But imagine all the money they’d save! The bottom line effect would be interesting. If Marvel comics is still making a profit, then of course, there is no reason to consider closing or changing UNLESS there is a strong likelihood of losing money in the long term. Better to start the process early than dealing with the money sink of a collapse of the business.

Unless they licensed them to the creative teams who form their own companies. A kind of radical version of Image comics. That would be something interesting.

1 Like
#5640

I know people are probably going to knock Conan being integrated into Marvel, but god damn do I think it’s cool.

There’s a goddamned picture of Wolverine looking annoyed because Conan’s sword is stuck in his skull. How awesome is that?

Stand by for the movie…

#5641

Leaving Home

When I was a boy I dreamt to one day become a Marvel artist. I grew up reading Avengers, Captain America, Spider-Man and, since my father was already an artist in Brazil, I decided I would do the same, but drawing the heroes that made my childhood so great.

I succeeded.

And I’ve been living my dream with those characters for 24 years!

I’ve loved every second of it.

Now I’m 56 and I have a new dream: to be a creator-owned artist. I wanna dedicate my full time to create my own books and characters.

Like everything in adult life, all decisions we make come with consequences, a price to be paid. In this case, in order to live my adult dream I have to let go my child dream. I have to leave Marvel. To leave home.

Marvel became a family to me, I grew as an artist and as a person together with all the good people I have worked there. The best people. Always encouraging me, always treating me with respect and care. It is weird that I feel like a teenager leaving home to face the world when I am older than a lot of them, but that is how I feel.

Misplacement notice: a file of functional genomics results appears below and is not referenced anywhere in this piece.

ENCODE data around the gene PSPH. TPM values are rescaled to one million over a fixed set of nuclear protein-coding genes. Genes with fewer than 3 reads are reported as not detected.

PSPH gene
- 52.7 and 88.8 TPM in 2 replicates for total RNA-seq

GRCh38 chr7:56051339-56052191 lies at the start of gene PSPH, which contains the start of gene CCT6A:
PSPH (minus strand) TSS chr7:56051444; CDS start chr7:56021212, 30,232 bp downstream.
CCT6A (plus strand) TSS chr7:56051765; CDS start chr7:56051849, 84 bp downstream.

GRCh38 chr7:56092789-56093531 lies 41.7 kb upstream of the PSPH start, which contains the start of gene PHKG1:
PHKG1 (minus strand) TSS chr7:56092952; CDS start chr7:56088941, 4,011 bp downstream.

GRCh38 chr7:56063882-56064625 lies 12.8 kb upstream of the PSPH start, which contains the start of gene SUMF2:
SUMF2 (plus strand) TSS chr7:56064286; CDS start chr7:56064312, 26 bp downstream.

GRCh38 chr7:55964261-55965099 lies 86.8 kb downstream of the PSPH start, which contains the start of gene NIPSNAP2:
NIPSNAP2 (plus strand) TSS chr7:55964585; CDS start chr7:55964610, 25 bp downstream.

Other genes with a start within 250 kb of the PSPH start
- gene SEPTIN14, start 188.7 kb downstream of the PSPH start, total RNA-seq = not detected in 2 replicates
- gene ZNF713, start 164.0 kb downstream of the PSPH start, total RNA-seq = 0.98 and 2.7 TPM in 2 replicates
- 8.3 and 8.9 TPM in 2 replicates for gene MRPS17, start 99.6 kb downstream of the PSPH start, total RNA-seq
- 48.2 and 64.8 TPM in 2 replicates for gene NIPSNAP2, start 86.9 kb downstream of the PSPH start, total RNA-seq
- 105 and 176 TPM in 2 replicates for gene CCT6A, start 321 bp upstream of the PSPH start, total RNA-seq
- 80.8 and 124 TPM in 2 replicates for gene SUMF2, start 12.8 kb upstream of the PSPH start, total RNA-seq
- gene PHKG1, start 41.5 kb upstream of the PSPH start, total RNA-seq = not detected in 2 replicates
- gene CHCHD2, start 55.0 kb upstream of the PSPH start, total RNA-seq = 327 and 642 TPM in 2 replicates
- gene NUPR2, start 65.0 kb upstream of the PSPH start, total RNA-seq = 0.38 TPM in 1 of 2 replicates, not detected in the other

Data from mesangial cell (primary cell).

And I will miss and treasure them.

I actually told them about my decision almost one year ago and I wish I could share with you how supportive they were. Brought me tears just like now, while I’m writing this to all the fans.

June 14 will be my last day at home, but you will keep seeing me for a while after that, because my family would not let me go without a gift and what they gave me was the most amazing book ever, an opportunity for me to revisit all the characters I care the most in Marvel Universe - The Savage Avengers. I couldn’t think of a better farewell gift.

Marvel, I love you and always will.

Thanks for everything.

Mike Deodato, Jr.

8 Likes
#5642

And another one gone…

At this rate maybe Disney would be best just calling quits with the comics division of marvel

1 Like
#5643

Mike Deodato Jr is a classy guy. I remember having a chat with him years ago (that actually grew out of some negative criticisms I made of his work - he was very kind and gracious about it), and it ended up leading to a full interview that was one of the most enjoyable I did. A really nice guy.

6 Likes